fbpx

27/10/2020

COVID-19 and its impact on dealing with finances within divorce proceedings

Couples hands with divorce agreement on the table

People facing divorce proceedings may be concerned about how the COVID-19 pandemic may affect dealing with financial settlements, in particular those involving business assets. Below we explore some of the most frequently asked questions:

I am getting divorced. Will COVID-19 affect how my finances are dealt with by the courts?

There has been no change in the actual financial remedy process itself. However, due to court closures during lockdown we are finding that many financial hearings may now take place remotely via a telephone or video.  There may also be some delay experienced throughout the process due to this reason.

Will I be entitled to the same financial settlement as I would have received pre-COVID?

The same law and principles still apply when the courts are looking at all of the assets involved in any case. COVID-19 has caused uncertainty in terms of people’s income, the size of their assets, business valuations and the worth of pensions. These are ever-changing in these unprecedented times. The courts will therefore be conscious of ensuring that fair and reasonable financial settlements are reached, taking into account all circumstances of each individual case.  Financial settlements reached now may be affected by a decline in the value of assets such as shares, pension and businesses, which have taken a downward turn in the current economic climate. These assets may have all been much healthier pre Covid-19.

With that uncertainty in mind, how should I go about negotiating a financial settlement?

It is wise to proceed with caution. Anyone reaching a financial settlement where there are business assets, significant pension funds and properties may wish to take advice and carefully consider their values given the pandemic’s impact on the economy. It is vital that parties undertake full, frank and clear financial disclosure in order to work out their respective financial positions.

Is there a particular part of the financial settlement that I should focus on?

Yes, particular caution should be paid to business assets, as many businesses have been hit hard during these uncertain times. Certain sectors continue to do well or have been able to diversify, whereas others have faced a sharp decline. Therefore, anyone dealing with business assets should seek advice from corporate lawyers, tax advisers and family lawyers. It is vital that experts are consulted so that any business is dealt with as accurately as possible.

But surely the business assets are simply worth whatever they are valued at?

It’s not necessarily as simple as that, because business valuations might not be an accurate reflection of usual performance. Importantly, the landscape could look very different in six to 12 months time, when we all hope for a more stable economy. Therefore, experts will find it more difficult to conduct valuations now, and any valuer may need to look at ‘pre-COVID’ and ‘during COVID’ business figures, resulting in a range of valuations. This means some people are choosing not to agree their finances now, instead delaying matters to see whether the situation changes in the next few months. The message is to be careful, as other parties, like business owners, may seek to rush the settlement through while the value is far lower.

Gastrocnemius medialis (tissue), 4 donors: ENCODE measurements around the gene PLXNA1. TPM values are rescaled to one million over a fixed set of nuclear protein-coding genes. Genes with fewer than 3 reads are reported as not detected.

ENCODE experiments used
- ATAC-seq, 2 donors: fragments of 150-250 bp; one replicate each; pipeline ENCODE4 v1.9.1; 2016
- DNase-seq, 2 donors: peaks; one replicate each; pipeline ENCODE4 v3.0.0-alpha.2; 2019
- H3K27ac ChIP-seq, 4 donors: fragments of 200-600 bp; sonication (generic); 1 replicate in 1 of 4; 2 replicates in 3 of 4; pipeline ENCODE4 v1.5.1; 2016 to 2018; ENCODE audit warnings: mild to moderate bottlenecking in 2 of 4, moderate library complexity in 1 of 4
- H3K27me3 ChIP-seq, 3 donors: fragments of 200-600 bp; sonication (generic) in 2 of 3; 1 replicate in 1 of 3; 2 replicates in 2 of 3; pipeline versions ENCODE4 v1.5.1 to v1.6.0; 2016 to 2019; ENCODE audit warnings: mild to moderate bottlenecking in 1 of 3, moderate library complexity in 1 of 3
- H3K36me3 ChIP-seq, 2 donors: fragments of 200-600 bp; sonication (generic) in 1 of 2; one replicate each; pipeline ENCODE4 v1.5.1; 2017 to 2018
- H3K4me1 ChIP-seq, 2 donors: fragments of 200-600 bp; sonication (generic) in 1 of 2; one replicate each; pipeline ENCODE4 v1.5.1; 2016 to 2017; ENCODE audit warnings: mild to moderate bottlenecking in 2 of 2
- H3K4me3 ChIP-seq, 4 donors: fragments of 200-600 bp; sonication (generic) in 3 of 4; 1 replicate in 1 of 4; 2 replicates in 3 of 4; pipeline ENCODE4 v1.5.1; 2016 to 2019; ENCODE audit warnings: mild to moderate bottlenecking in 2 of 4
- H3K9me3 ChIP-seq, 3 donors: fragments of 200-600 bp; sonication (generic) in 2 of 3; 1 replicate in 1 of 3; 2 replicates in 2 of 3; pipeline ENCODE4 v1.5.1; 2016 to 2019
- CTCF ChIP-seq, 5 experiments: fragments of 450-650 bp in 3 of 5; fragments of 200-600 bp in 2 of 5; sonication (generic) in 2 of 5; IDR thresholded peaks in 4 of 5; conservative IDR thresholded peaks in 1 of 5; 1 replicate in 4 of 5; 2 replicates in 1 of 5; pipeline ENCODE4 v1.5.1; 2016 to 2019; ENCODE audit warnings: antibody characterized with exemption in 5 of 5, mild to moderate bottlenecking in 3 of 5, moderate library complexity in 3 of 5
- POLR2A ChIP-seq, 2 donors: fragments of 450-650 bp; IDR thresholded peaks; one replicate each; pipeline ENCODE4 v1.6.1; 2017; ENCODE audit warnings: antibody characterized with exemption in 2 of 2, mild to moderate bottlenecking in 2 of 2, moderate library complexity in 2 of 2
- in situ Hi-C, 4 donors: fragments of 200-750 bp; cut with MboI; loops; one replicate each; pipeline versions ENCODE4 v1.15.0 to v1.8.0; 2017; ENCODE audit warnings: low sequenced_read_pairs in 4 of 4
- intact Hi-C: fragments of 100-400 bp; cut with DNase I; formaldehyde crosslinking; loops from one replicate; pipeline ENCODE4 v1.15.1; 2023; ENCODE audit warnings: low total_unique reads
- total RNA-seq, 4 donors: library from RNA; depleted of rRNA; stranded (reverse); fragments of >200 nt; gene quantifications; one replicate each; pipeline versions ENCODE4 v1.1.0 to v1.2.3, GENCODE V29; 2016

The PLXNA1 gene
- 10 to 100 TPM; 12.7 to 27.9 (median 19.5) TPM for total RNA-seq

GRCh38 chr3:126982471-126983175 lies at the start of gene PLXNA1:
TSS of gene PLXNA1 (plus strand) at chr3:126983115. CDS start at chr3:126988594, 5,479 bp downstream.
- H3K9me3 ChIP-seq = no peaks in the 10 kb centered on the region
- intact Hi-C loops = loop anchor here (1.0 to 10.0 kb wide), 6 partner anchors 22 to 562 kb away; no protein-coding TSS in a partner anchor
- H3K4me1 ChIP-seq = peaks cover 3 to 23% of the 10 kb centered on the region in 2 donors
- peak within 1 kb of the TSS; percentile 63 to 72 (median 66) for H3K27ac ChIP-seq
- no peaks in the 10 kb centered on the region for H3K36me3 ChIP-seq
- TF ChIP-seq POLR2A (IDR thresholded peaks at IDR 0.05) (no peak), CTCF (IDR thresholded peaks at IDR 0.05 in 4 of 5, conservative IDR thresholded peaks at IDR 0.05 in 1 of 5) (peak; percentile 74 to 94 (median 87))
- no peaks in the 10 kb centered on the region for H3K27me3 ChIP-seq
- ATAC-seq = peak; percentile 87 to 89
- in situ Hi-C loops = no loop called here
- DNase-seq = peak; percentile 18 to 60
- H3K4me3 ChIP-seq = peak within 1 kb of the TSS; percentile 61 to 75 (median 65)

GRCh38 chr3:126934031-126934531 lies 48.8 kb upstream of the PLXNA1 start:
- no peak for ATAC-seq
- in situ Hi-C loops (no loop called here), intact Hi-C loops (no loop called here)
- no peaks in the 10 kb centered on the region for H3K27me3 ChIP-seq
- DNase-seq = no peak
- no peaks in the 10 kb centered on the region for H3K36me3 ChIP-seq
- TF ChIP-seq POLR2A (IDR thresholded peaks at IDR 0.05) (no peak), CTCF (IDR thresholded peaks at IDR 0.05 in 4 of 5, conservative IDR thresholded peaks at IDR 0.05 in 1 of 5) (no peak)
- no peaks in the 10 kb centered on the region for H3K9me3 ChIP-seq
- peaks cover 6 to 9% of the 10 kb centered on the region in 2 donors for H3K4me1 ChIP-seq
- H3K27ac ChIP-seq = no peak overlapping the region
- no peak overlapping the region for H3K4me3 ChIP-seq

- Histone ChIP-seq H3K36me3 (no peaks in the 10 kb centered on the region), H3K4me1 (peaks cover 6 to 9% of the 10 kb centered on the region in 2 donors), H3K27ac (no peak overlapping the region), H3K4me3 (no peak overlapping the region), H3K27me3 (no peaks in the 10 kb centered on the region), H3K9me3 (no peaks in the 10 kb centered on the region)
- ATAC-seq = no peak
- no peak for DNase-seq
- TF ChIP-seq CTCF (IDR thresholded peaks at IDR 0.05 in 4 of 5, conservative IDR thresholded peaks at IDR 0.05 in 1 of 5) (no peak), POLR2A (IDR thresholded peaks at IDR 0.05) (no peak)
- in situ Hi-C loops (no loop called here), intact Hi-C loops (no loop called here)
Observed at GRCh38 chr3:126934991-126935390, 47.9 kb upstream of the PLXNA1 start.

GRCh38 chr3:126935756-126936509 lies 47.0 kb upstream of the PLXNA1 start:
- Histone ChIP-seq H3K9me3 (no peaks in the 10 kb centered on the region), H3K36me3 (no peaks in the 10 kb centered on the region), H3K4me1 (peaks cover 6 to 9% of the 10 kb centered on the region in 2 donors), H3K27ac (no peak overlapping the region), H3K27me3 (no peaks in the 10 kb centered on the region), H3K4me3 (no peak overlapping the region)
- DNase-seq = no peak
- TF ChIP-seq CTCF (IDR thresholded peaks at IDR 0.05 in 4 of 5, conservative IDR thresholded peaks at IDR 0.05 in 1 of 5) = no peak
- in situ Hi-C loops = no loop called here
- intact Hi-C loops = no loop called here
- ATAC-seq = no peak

But surely the judge in any court will make sure I’m not short-changed?

It is important to ensure that any settlement is fair to both parties. At the present time they may find it difficult to know what to do with certain assets such as those referred to above when they are so uncertain. Each individual case will need to be dealt with on its facts and in some cases negotiations may be paused or court proceedings adjourned to await a more settled economy.

We need to deal with things now – how can we best do that?

If you’re still going ahead with a financial settlement, you may wish to think about how to share assets in alternative ways. Consider the uncertainty of the economic climate, and future-proof settlements to take into account the potential future value of a business. For example, postponing payment of any lump sums to allow the business to recover, or sharing other assets in a different way.

If you need any advice about divorce or financial settlements  please contact Hannah Nicholls, Associate Director in the Family Law department, at hnicholls@thursfields.co.uk or on 0121 227 3377.

Hannah Nicholls - SQUARE

Hannah Nicholls,

Associate Director, Family Law

Share this news story

By using this website you agree to accept our Website User Terms